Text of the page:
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Voters give vocational school funds

Voter approval of a 0.

Wednesday, November 03, 1999

Voter approval of a 0.5-mill improvement levy became a victory Tuesday not only for Collins Career Center, but also for future high school and adult vocational students, center leaders said.

"We want our students in the area to be able to compete and have the advantages that skilled people in the area have," said Truman Noe, assistant superintendent.

"The levy will allow the latest knowledge and skills to be available to them by improving the campus, providing new programs and equipment."

The five-year renewal of the school’s permanent improvement levy passed by a 349-vote margin – 7,873 for to 7,524 against.

Noe and vocational superintendent Perry Walls camped out Tuesday night in the Lawrence County Educational Services Center’s third floor courthouse offices, watching the vote tally.

The vote turned against the school levy early in the evening, but changed later as more precincts came in from outlying areas of Lawrence County.

Voters in Coal Grove, Athalia and Ironton, and those in some Upper and Perry precincts approved. Other areas, like the Bradrick precincts, Elizabeth and Decatur rejected the levy.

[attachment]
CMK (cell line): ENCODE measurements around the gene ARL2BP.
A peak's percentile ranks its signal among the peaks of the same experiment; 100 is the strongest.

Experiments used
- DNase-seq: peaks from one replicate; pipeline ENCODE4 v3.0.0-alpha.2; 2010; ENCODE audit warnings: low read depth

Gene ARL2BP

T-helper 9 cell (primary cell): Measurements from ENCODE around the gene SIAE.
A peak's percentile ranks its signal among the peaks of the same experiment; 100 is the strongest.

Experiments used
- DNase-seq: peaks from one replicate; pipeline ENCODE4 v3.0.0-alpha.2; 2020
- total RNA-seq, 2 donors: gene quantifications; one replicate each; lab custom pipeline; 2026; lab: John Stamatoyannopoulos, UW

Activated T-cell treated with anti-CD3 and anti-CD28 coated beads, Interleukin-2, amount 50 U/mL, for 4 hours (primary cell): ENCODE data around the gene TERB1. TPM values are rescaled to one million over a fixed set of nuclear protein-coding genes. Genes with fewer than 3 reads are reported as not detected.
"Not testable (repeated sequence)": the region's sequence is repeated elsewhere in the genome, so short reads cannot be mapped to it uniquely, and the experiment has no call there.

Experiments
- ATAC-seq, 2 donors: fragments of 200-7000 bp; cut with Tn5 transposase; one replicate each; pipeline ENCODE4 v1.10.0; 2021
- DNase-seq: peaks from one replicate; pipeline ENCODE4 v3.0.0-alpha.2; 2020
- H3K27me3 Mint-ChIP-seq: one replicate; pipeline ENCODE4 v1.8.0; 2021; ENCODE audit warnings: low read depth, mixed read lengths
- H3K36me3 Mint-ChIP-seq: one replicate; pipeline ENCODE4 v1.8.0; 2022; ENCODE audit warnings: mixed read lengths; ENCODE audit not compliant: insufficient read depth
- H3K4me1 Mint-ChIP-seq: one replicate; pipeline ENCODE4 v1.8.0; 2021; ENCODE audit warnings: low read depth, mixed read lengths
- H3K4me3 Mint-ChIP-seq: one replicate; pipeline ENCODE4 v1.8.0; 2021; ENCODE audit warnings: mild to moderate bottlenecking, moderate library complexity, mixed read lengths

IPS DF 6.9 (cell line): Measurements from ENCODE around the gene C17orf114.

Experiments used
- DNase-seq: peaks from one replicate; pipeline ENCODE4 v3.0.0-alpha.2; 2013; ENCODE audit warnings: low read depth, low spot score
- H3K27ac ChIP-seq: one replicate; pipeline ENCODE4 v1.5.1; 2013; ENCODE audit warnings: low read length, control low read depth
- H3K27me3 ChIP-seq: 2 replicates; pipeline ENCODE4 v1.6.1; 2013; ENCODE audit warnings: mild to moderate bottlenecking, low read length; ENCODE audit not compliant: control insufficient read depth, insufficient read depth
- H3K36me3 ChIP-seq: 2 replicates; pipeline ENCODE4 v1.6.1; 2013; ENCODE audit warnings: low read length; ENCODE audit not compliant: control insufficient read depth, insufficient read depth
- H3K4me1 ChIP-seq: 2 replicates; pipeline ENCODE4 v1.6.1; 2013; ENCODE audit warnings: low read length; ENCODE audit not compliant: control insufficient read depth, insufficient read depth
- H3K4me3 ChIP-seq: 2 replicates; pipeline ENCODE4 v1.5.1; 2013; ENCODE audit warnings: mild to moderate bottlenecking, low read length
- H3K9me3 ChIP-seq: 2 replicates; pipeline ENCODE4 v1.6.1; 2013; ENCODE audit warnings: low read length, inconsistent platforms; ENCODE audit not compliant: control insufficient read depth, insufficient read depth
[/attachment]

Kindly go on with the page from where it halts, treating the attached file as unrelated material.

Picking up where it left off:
Everyone was optimistic but feared that if the levy failed then critical updates to programs in areas like computer technology would not occur, which would result in "strong adjustments," Walls said.

The center operates on a separate levy while the improvement levy covers the physical part of the school, Walls said.

"We’ve never gone to the public for more," he said. "As the end of the year nears, the balance in the general fund gets smaller and smaller and we rely on a levy like this to help maintain the facility and keep quality programs."

This fall, vocational school board members, staff, volunteers from every part of the county and others campaigned vigorously – even working the polls in Tuesday’s downpours – to make sure the levy passed.

"We tried to get the message across that this was a renewal and would not be used for salaries," Noe said.

But the campaigning became difficult as some opposition to the property tax itself surfaced, he said.

Property owners, especially those retired or without children, voiced concern about bearing the brunt of the tax burden for public schools and schools like Collins Career Center.

With a slogan of ‘It’s not new, just renew,’ center officials called voters’ attention to programs that teach technical trades to 450 secondary school students and about 500 adult students, and preached the levy only funds physical improvements to the school.